Anyway, the Medean empire was destroyed/crumbled/etc and, over the intervening centuries a part of what used to be Medea, Assyria and such lands, became the Parthian empire. This was "the east" from whence the biblical Magi came.

Parthia was an enemy of Rome and at least once (during the first century BCE) was able to capture the Levant from the Romans. I'm not sure if Herod was the King of Judea at the time, but when the Romans retook the province (around 37BCE, I think?), Herod was installed as their vassal King. Naturally, there was still some antipathy between Rome and Parthia, and probably a few scuffles over territory. It is also worth noting that the native inhabitants of the Levant had a close kinship with Parthia, and likely looked on that empire more favourably than they did Rome, which made Herod's rule all the more precarious.

One of the roles of the Magi in Medean/Parthian society, was to be 'kingmakers'. Essentially, if someone wanted to be king, the Magi would have to read the signs (they were astrologers) in their favour. In was in this capacity that they declared a 'king' in Judea. The tradition of the Magi being kingmakers would be why Herod was particularly troubled by that declaration.

So, the Magi are not to be confused with the 'wise men' of Herod's court. The bible states there were only 3 Magi, and this seems to be the case - although they probably travelled with a fair-sized retinue of others.

This is from memory, and some aspects of my recollection might not be entirely accurate, but it is roughly the situation regards the Magi.

Yes I must also ask. Where does it say there were 3 magi?

From THE NEW SMITHS BIBLE DICTIONARY[/i]

MAGI: Jeremiah 39:3 and Acts 8:9 come as close to this word as is found in scripture. The Magi were a priestly caste, according to Herodotus, one of the six tribes of Media, retaining influence AFTER PERSIA CONQUERED MEDIA, and into succeeding kingdoms.

Anyway it was customary for them to travel in threes as per Persian customs. However I don't recall a place in the BIble that says there were only 3 magi that showed up to see baby Jesus. If there were 3, it shows that they were influenced greatly by the earlier Persian Magi customs it would seem.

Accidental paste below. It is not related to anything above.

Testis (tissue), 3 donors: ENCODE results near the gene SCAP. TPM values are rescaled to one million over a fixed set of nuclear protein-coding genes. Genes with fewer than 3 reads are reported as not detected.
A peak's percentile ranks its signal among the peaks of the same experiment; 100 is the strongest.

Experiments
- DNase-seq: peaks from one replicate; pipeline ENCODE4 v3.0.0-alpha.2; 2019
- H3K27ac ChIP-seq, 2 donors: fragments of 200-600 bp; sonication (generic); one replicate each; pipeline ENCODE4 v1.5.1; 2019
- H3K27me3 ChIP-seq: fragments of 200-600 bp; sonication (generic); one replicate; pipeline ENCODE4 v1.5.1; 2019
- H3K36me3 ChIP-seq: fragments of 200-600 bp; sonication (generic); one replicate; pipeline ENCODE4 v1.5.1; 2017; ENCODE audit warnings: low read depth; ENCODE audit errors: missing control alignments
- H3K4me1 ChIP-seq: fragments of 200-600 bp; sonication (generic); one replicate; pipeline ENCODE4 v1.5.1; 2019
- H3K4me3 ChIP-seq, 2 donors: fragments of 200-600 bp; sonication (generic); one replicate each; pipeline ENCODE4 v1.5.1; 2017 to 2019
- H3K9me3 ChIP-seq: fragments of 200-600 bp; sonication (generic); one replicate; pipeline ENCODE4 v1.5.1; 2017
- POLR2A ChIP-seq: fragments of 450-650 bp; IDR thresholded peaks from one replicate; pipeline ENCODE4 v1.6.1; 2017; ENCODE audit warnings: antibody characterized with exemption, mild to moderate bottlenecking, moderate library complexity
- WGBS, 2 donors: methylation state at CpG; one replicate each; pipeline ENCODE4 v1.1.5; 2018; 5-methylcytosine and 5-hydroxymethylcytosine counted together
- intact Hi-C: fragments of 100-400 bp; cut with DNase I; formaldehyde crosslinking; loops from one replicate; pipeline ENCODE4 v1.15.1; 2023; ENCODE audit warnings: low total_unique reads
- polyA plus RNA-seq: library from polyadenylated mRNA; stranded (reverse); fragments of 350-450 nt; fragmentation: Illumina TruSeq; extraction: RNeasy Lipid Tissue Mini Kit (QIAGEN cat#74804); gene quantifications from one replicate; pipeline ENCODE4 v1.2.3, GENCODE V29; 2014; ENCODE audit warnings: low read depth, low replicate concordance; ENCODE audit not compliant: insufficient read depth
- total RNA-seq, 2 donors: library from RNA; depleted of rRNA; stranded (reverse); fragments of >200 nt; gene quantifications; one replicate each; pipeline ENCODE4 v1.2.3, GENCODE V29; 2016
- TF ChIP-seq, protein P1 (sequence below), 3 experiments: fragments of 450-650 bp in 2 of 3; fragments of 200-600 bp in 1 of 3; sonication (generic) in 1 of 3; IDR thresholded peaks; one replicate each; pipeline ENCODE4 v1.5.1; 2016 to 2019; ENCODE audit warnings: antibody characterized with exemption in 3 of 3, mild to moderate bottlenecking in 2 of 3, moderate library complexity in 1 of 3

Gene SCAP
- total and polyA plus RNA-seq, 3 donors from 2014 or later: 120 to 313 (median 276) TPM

SINcerely,

:devil:

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My apologies on the "the bible states there were only 3 Magi" statement by me. It was late and I was considering that 3 gifts were given, therefore there were 3 Magi. Obviously, this is not supported and I stand corrected.

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My apologies on the "the bible states there were only 3 Magi" statement by me. It was late and I was considering that 3 gifts were given, therefore there were 3 Magi. Obviously, this is not supported and I stand corrected.

Dont apologie. I just hoped that someone know better.

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Dont apologie. I just hoped that someone know better.

It's no problem, L. I'm not embarrassed by being wrong, and don't have such an ego that it prevents me from having the simple manners to apologise when an apology is warranted.

I wasn't treating the enquiry by you and Seraph as questioning my integrity at all, so please don't be concerned.

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My apologies on the "the bible states there were only 3 Magi" statement by me. It was late and I was considering that 3 gifts were given, therefore there were 3 Magi. Obviously, this is not supported and I stand corrected.

No worries. :) I inquired though because while the Bible does not present anything concrete as to the number of Magi present, tradition has held that there were three. And I was hoping maybe there was other info yu might have had to be taken into account aside from the Bible such as customs of the Persians more specifically the Magi.

Who's Who in the Bible presents info I'd seen elsewhere but cannot at present time cannot recall what book or text it was in. So I'll resort to using Who's Who in the Bible

The Wise Men:

Although the Gospel of Matthew does not specify their number, tradition holds that there were three wise men-one for each gift. And, as early as the sixth century, names were given to them, with physical attributes coming somewhat later. Thus, the bearer of gold was said to be Melchior, an elderly Persian with a small beard; a young and beardless Indian named Casper offered fragrant frankincense; a black Arabian named Balthasar brought Myrhh, the bitter gum resin valued for its medical properties.

SINcerely,

:devil: